Outraged that his daughter had run away, Damon the Irish cheiftain searched for all across Europe. Eventually, in Antwerp, he tried to pay for his lodging with Irish coins (this was before the Euro), and the innkeep refused, saying it was difficult to exchange. Damon realized that the innkeeper would only know this if someone else had recently paid with Irish coins, and that his daughter must be somewhere near.

When the chieftain found them, he ordered Gerebern killed and tried to convince his daughter to come back home with him. When she refused him again, he ordered his men to kill her, but when they all refused as well he beheaded her himself. The bodies of Dymphna and Gerebern were left where they lay, but interred in a cave shortly after by the locals. They were later taken back out and but in the church at Gheel, where they remain.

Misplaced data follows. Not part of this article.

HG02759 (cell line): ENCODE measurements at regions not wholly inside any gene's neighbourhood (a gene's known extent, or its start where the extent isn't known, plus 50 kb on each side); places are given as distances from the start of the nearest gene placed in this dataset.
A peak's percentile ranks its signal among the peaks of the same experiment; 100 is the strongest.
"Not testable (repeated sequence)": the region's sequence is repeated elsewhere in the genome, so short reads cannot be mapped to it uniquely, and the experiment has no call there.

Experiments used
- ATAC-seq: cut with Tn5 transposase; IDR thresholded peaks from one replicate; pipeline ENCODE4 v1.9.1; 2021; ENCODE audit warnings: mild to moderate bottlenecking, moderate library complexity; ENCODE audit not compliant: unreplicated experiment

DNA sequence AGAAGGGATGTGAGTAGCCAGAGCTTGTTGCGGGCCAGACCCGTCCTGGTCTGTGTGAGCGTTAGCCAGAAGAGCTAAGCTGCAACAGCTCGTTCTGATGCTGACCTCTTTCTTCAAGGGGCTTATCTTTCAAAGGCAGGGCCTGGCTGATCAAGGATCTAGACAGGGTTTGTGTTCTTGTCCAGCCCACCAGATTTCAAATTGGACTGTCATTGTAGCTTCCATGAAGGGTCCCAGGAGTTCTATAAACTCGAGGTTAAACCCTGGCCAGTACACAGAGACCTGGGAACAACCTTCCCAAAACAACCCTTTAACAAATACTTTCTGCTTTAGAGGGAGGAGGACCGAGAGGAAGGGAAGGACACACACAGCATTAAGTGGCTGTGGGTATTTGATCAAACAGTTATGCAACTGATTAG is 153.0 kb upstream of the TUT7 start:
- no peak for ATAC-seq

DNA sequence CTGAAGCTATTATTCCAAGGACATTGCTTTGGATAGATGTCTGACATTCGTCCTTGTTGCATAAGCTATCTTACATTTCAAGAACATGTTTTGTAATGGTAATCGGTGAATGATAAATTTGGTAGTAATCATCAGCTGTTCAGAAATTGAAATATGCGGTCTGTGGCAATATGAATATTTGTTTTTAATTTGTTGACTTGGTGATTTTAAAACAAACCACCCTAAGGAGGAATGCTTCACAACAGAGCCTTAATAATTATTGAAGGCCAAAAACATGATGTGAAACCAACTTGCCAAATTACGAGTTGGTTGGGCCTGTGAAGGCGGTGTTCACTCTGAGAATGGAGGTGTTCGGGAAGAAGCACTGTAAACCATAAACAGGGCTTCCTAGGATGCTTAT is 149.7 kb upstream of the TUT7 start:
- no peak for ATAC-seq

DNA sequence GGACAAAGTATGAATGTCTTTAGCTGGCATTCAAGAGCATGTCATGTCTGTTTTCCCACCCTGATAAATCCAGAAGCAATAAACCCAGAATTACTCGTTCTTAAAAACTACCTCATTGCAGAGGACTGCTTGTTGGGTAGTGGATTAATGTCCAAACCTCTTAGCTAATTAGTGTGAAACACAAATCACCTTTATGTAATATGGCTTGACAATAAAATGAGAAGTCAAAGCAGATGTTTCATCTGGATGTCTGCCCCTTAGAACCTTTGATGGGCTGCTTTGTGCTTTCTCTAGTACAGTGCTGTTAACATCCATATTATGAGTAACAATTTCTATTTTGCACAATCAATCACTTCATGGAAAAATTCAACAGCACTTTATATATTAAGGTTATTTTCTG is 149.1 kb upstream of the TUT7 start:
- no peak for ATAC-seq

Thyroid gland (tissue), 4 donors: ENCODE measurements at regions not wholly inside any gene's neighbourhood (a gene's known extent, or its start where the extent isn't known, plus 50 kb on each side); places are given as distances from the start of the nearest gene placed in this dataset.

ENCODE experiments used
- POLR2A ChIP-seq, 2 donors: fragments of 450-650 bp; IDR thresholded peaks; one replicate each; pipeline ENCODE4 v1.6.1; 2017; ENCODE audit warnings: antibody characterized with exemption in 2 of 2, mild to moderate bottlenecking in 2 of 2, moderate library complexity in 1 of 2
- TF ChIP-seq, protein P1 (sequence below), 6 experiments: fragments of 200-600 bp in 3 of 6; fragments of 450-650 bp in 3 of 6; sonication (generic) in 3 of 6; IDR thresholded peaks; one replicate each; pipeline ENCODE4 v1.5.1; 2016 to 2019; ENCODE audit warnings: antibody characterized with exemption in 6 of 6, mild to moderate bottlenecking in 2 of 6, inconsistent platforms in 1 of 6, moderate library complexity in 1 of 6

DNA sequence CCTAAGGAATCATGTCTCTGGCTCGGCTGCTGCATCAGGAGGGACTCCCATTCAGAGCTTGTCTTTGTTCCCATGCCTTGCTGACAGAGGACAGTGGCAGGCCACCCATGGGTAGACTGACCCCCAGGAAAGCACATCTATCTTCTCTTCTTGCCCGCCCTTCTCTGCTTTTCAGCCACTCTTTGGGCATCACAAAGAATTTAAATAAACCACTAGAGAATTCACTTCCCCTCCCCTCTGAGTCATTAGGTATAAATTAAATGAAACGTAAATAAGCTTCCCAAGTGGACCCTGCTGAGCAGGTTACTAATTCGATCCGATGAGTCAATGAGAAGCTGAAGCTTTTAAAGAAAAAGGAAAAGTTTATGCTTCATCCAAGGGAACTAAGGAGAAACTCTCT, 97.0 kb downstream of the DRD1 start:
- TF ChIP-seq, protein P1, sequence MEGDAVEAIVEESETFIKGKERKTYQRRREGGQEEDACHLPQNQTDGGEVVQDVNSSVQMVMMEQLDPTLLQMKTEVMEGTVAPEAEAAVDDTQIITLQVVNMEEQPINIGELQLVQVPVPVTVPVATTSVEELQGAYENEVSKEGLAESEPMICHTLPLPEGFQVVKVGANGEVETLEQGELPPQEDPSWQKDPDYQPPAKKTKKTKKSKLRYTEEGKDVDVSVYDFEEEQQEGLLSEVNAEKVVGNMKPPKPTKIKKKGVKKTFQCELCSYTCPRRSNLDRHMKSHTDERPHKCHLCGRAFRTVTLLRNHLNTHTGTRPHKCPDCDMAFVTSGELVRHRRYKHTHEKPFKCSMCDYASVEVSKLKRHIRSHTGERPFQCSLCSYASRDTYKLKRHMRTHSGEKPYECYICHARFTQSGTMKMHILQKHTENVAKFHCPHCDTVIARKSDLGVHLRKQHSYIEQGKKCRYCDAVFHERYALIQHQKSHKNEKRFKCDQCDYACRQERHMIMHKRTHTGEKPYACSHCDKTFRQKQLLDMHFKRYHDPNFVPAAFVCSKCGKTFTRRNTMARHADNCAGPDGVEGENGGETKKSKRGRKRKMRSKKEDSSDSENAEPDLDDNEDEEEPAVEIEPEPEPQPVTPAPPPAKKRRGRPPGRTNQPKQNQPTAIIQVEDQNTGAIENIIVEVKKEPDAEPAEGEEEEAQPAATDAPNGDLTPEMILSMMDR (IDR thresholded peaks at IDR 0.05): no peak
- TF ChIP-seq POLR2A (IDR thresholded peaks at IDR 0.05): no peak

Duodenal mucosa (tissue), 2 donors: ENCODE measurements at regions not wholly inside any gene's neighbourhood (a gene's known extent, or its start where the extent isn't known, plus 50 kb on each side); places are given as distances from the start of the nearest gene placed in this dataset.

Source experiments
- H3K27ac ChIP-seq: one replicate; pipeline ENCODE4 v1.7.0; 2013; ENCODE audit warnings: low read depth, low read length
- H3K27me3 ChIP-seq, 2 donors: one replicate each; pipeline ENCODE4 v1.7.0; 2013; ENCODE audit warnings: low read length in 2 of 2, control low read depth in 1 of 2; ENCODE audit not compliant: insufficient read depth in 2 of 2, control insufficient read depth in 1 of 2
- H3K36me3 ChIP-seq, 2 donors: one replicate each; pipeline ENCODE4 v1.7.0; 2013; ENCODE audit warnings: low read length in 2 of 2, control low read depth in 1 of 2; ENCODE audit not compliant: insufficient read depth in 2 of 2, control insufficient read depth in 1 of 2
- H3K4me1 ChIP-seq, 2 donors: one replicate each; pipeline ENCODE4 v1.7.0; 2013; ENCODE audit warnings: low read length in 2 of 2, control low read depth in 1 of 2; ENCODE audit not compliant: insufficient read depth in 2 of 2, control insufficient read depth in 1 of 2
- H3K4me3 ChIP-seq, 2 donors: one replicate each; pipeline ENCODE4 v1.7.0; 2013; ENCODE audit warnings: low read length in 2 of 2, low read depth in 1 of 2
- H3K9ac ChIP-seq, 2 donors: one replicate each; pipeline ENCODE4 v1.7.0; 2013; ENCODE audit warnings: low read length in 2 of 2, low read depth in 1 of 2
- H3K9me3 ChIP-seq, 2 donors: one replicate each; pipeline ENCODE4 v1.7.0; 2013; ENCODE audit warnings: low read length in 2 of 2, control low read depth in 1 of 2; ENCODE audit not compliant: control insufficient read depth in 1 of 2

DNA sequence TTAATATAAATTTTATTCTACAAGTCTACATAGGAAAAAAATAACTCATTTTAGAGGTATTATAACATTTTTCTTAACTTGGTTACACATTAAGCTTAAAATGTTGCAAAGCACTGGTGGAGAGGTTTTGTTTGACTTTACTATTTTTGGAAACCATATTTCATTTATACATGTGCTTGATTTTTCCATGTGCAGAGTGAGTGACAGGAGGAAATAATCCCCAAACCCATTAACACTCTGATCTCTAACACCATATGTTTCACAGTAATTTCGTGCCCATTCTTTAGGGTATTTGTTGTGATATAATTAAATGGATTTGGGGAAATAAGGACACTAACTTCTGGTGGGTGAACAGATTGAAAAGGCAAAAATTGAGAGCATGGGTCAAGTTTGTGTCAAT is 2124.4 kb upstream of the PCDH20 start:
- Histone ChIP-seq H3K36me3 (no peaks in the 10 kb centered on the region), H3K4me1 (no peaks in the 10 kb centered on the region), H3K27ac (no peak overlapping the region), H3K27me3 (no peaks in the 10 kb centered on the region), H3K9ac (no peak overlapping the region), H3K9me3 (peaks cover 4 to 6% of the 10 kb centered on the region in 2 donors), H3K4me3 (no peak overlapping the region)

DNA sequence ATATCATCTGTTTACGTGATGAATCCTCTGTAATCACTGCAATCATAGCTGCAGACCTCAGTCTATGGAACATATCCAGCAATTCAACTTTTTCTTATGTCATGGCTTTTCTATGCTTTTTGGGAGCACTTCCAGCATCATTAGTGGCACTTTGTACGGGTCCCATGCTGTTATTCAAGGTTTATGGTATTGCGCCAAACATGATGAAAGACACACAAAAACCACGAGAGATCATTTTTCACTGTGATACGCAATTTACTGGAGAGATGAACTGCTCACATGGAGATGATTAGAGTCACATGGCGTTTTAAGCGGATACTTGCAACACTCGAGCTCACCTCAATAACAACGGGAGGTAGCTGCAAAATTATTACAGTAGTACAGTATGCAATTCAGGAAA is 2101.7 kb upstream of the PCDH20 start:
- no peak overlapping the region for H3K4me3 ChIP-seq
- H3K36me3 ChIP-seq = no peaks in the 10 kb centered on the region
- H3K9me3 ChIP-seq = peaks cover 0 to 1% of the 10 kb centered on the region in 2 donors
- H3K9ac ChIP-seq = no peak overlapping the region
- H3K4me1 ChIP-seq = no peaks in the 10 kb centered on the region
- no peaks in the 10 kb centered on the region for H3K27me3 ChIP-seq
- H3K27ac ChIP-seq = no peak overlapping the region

Surprisingly, the life story of Dymphna is a little suspect. Her hagiography wasn’t written until the 13th century, and was based solely on oral history. Several sources think that the timing is all wrong-she would have had to have lived before 500CE or after 900; it’s charmingly offensive, but this Google book explains why that is.

However, the thing that really grabbed me is how similar this story is to lots of European fairy tales about fathers, usually kings, who want to marry their daughters. There’s a page full of them here, and a long essay about them here. What they say, basically, is that they’re all fables about sexual abuse of children. In the first one, “All Kinds of Fur,” the girl who is presumably abused as a child goes on to marry a different king who abuses her as an adult by throwing boots at her.

My best guess is that Dymphna is a Catholicized version of these tales: instead of working in the kitchen and marrying a prince, she works for the church and is “betrothed” to Jesus.

All the same, Dymphna’s saint day is May 15. Among other things, she’s the patron saint of the insane. Celebrate by getting it on with someone you’re not related to.